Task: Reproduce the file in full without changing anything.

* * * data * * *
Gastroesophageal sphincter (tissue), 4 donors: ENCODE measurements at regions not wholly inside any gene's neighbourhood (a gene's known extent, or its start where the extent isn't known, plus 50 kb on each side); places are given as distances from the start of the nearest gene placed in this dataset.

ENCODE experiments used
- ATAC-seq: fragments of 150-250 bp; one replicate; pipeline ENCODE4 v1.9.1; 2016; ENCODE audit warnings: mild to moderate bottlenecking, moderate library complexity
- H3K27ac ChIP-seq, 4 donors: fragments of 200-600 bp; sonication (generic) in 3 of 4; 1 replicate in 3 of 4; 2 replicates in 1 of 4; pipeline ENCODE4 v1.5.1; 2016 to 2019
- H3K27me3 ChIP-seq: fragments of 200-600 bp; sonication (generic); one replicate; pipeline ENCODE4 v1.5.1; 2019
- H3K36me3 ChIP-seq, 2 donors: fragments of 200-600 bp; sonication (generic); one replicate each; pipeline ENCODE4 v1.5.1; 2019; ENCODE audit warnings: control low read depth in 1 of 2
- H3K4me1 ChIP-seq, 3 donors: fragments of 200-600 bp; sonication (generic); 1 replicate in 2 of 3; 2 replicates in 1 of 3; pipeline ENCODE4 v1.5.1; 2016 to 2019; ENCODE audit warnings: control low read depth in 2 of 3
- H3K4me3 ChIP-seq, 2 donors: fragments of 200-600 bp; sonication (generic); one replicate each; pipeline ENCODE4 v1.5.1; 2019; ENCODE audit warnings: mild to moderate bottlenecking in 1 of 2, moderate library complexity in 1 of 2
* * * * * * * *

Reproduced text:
Gastroesophageal sphincter (tissue), 4 donors: ENCODE measurements at regions not wholly inside any gene's neighbourhood (a gene's known extent, or its start where the extent isn't known, plus 50 kb on each side); places are given as distances from the start of the nearest gene placed in this dataset.

ENCODE experiments used
- ATAC-seq: fragments of 150-250 bp; one replicate; pipeline ENCODE4 v1.9.1; 2016; ENCODE audit warnings: mild to moderate bottlenecking, moderate library complexity
- H3K27ac ChIP-seq, 4 donors: fragments of 200-600 bp; sonication (generic) in 3 of 4; 1 replicate in 3 of 4; 2 replicates in 1 of 4; pipeline ENCODE4 v1.5.1; 2016 to 2019
- H3K27me3 ChIP-seq: fragments of 200-600 bp; sonication (generic); one replicate; pipeline ENCODE4 v1.5.1; 2019
- H3K36me3 ChIP-seq, 2 donors: fragments of 200-600 bp; sonication (generic); one replicate each; pipeline ENCODE4 v1.5.1; 2019; ENCODE audit warnings: control low read depth in 1 of 2
- H3K4me1 ChIP-seq, 3 donors: fragments of 200-600 bp; sonication (generic); 1 replicate in 2 of 3; 2 replicates in 1 of 3; pipeline ENCODE4 v1.5.1; 2016 to 2019; ENCODE audit warnings: control low read depth in 2 of 3
- H3K4me3 ChIP-seq, 2 donors: fragments of 200-600 bp; sonication (generic); one replicate each; pipeline ENCODE4 v1.5.1; 2019; ENCODE audit warnings: mild to moderate bottlenecking in 1 of 2, moderate library complexity in 1 of 2